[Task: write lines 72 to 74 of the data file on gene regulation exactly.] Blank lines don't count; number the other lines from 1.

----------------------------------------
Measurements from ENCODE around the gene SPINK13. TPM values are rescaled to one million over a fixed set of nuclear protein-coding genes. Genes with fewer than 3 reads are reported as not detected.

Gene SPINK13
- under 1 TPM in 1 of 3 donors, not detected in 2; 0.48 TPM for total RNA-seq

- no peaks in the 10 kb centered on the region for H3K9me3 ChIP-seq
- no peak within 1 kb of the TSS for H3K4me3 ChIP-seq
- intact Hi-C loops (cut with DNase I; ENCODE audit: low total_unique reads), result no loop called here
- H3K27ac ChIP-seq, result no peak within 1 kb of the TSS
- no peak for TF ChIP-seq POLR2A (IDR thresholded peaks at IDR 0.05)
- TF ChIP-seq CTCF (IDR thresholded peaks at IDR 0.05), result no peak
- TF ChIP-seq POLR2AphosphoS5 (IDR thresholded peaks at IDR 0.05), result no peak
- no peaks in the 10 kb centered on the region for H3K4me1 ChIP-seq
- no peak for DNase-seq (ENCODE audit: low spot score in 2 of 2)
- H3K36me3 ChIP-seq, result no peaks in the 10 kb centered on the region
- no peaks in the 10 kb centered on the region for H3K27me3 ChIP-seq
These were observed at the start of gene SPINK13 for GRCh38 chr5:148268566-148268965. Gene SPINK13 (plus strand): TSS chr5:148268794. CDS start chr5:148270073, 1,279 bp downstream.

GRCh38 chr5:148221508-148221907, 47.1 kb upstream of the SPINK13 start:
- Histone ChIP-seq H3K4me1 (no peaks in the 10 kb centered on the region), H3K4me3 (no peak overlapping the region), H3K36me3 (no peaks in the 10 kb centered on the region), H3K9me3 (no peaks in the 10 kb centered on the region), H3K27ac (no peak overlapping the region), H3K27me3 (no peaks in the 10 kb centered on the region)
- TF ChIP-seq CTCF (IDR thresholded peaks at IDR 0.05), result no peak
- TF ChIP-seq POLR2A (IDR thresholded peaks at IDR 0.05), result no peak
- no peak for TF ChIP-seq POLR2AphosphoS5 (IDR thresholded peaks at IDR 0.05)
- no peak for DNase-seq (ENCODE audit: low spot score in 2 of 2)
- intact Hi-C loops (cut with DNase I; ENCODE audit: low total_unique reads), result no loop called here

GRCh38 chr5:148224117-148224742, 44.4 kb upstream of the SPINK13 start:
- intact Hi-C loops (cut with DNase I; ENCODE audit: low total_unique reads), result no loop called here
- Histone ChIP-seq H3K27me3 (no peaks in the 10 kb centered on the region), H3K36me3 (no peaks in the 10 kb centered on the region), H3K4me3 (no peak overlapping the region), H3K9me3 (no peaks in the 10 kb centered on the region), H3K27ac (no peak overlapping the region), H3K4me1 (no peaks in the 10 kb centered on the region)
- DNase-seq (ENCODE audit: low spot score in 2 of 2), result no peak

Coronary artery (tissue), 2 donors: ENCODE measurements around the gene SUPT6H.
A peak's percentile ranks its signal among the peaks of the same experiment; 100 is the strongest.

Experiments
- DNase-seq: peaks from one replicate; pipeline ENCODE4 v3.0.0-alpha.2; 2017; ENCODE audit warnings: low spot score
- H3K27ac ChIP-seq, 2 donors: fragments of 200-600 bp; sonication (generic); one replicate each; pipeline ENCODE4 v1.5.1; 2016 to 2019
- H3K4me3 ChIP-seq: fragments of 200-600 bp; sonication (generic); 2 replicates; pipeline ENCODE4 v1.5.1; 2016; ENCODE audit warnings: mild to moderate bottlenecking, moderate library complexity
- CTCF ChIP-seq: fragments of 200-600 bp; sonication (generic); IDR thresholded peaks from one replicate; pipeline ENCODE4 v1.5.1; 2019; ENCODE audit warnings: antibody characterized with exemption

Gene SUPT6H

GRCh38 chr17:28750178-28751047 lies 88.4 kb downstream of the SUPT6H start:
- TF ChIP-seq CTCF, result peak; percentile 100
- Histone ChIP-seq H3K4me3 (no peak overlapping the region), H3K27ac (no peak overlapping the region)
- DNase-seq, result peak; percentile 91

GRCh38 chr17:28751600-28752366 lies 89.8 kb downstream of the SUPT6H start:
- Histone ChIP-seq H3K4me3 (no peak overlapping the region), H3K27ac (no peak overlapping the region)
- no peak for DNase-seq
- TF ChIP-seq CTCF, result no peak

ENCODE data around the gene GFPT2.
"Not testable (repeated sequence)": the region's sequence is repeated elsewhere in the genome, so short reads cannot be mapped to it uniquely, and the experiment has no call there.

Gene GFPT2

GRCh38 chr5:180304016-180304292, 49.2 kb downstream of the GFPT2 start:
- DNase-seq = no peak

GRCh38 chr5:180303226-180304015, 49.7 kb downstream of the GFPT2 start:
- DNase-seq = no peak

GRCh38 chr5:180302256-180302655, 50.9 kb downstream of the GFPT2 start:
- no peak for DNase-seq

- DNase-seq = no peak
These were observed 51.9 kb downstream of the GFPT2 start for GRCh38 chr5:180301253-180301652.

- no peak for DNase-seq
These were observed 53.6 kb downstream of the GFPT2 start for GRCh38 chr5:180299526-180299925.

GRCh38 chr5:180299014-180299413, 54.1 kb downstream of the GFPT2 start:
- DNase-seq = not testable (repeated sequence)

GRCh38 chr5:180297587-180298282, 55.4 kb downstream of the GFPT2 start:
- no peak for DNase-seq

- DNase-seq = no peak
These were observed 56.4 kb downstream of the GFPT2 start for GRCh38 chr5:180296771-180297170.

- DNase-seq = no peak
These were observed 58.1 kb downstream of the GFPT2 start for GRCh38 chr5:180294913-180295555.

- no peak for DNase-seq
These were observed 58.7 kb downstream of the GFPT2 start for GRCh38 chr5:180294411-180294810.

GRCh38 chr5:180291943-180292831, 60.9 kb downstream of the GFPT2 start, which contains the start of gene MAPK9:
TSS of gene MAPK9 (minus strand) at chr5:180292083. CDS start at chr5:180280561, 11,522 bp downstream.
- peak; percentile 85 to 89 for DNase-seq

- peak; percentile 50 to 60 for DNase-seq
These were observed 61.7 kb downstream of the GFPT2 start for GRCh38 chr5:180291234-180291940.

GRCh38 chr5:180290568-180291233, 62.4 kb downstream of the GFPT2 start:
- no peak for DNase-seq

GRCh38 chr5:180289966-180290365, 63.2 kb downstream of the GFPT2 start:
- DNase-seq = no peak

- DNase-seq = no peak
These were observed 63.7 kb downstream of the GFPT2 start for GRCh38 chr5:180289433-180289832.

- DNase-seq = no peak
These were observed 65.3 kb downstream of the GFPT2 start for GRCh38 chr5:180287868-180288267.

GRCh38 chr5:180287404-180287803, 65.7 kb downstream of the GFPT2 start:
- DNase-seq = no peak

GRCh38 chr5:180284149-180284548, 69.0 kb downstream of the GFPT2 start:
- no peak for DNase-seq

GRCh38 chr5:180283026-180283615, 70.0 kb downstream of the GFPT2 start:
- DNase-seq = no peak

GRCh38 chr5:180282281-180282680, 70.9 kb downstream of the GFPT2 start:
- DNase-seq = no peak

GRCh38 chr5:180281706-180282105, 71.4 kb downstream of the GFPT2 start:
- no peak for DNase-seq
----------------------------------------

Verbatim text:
- no peak for DNase-seq

GRCh38 chr5:180289966-180290365, 63.2 kb downstream of the GFPT2 start:
- DNase-seq = no peak